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What is a Pareto Chart?

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  • Written By: Phil Shepley
  • Edited By: Bronwyn Harris
  • Last Modified Date: 20 November 2016
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A Pareto chart is a special type of bar chart or graph that lists values in a descending order. More specifically, the most important data starts at the left side of the chart, followed to the right by data of lesser importance. This type of chart is named after Vilfredo Pareto, an Italian sociologist and economist who lived from 1848 to 1923. The point of the Pareto chart is to direct attention to the most significant data that is being analyzed, and is used frequently in quality assurance.

The left, or vertical, axis of a Pareto chart typically represents the frequency of occurrence of that which is being measured. This axis can represent cost or any other important function relative to what is being analyzed. There is also a right vertical axis on the opposite side of the Pareto chart that is used to represent the total cumulative percentage of what is being measured. On the horizontal axis between the two vertical axes, the data that is being analyzed is broken up into groups, segments, bins or categories.

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A Pareto chart is mainly used to analyze quality control issues. An example of this might be which kinds of cars are causing the most pollution. On the Pareto chart, the types of vehicles with the worst emissions would start out on the left, and the next worst would be to the right of that one. Types of cars known to be a factor of pollution would continue to be listed from left to right in descending order.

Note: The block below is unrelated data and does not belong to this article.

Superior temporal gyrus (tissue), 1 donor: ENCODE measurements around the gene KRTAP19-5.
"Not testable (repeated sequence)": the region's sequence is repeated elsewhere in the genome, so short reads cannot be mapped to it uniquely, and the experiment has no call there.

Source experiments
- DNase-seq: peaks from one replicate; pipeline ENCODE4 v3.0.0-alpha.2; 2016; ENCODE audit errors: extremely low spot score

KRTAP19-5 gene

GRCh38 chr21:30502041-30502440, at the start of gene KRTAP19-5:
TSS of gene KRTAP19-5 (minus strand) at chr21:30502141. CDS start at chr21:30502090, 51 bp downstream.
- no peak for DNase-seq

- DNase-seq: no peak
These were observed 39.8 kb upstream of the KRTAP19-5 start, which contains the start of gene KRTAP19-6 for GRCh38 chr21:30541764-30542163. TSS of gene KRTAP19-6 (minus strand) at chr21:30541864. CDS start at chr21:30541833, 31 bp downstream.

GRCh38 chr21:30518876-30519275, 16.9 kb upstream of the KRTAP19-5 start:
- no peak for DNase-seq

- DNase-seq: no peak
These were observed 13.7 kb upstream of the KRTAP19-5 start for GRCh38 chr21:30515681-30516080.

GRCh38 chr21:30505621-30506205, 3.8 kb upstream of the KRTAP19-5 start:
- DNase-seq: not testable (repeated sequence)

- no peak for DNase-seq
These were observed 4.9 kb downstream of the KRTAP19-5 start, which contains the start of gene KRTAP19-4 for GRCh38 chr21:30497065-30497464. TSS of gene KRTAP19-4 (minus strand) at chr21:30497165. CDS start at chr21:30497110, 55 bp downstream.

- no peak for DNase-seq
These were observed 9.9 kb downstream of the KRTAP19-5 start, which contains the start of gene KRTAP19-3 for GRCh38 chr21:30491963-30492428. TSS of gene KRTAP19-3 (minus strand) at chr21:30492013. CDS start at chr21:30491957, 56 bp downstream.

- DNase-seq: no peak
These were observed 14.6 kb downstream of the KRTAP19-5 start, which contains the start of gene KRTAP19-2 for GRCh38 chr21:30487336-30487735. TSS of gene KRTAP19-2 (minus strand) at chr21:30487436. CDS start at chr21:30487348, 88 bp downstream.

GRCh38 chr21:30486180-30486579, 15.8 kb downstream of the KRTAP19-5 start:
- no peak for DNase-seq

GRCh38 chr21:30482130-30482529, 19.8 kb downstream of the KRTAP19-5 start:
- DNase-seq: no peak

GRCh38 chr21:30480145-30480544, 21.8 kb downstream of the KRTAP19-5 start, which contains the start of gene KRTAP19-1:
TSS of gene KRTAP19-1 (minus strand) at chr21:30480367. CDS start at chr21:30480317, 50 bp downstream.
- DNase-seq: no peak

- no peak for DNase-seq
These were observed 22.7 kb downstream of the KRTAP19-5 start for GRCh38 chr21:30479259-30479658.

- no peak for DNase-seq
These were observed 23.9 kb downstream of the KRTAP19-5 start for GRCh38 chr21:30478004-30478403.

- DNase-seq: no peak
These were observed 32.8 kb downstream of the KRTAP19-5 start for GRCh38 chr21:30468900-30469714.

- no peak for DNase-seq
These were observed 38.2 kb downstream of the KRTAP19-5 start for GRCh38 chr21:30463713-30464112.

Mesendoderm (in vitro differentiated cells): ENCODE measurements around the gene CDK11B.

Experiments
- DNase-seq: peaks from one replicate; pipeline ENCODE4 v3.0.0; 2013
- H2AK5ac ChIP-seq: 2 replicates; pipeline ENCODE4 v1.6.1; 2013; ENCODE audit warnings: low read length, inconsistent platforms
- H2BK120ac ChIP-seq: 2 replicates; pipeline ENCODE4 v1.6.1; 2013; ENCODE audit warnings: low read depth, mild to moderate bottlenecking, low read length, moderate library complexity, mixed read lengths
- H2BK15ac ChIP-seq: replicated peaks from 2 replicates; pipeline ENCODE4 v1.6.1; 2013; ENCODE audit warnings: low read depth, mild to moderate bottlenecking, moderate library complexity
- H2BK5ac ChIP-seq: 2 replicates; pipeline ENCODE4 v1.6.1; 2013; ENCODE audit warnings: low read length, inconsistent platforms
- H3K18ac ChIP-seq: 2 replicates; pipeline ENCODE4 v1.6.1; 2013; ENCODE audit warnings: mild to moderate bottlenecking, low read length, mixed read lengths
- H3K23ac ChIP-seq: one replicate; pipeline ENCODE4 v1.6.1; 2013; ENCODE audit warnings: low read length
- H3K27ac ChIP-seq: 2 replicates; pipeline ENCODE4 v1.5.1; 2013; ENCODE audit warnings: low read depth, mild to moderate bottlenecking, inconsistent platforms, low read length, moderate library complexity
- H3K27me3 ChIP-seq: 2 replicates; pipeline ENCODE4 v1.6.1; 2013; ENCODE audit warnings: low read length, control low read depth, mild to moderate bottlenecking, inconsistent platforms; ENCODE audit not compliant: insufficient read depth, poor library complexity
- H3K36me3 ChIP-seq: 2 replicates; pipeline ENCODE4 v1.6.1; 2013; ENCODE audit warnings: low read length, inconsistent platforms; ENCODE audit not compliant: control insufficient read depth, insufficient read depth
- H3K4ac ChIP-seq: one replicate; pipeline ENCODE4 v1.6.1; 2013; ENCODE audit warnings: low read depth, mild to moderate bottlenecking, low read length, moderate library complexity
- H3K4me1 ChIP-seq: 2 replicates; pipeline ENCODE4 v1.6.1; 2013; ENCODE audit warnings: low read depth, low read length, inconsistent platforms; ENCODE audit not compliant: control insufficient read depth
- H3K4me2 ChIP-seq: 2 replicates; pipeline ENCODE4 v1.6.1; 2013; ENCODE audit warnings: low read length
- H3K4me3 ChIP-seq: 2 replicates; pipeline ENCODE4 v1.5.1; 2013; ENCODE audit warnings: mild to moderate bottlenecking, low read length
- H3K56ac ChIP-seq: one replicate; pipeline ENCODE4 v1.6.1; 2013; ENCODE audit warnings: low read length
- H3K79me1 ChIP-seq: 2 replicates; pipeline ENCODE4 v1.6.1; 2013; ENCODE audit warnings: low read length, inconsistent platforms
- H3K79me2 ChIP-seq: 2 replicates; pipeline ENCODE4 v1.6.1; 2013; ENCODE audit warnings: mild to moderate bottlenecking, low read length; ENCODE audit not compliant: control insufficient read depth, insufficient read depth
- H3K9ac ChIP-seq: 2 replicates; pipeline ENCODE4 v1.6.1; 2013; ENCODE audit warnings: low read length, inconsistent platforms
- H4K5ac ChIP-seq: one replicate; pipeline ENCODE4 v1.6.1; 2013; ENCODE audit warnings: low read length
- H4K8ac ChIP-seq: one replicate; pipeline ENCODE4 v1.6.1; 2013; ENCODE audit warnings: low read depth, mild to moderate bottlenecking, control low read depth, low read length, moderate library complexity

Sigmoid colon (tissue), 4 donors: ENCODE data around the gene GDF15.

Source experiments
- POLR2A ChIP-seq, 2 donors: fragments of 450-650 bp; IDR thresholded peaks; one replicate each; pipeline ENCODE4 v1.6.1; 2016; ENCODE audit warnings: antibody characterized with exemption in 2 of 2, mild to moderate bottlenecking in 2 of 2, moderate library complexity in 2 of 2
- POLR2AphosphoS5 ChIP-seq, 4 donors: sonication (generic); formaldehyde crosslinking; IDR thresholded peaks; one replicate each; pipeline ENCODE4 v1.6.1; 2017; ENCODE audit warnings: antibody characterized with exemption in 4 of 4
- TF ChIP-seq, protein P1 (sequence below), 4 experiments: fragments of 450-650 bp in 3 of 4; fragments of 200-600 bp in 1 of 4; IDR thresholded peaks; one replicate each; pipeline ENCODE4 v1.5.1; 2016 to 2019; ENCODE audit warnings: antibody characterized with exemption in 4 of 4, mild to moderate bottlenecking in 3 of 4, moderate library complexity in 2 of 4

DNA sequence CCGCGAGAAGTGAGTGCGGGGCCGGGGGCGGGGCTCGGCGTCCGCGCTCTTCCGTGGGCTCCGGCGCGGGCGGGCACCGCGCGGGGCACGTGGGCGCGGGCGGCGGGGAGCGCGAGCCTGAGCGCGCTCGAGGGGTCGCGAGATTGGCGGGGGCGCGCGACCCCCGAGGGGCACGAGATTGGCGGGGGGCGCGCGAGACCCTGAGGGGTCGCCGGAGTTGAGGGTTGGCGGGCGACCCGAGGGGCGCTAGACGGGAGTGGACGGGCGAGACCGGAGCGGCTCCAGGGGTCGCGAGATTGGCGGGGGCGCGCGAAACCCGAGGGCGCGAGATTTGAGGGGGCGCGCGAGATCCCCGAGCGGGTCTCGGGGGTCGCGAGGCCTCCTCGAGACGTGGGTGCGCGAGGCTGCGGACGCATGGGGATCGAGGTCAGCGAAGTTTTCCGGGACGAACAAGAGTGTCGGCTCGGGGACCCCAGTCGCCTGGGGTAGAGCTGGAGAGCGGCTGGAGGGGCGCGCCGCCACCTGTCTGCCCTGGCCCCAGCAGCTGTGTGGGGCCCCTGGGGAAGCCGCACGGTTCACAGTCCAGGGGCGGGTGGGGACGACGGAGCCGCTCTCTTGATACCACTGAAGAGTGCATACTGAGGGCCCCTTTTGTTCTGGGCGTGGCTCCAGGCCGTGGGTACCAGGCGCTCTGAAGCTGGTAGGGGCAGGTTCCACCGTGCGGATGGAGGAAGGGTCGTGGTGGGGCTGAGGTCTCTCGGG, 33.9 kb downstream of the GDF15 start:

Basically the Pareto chart is attempting to explain that quality problems can usually be attributed to relatively few factors rather than being spread evenly among many. Vilfredo Pareto established a principle called the “80/20 rule” that explains this in more specific terms. According to the 80/20 rule, 80 percent of quality problems can be attributed to 20 percent of the possible causes. In other words, most quality problems in a given situation are caused by a small percentage of factors. In the example of the cars, there would be very few types of cars, such as older model SUVs, that are causing a majority of the pollution. The Pareto chart gives insight as to what can be done to overcome quality assurance issues across a wide variety of situations.

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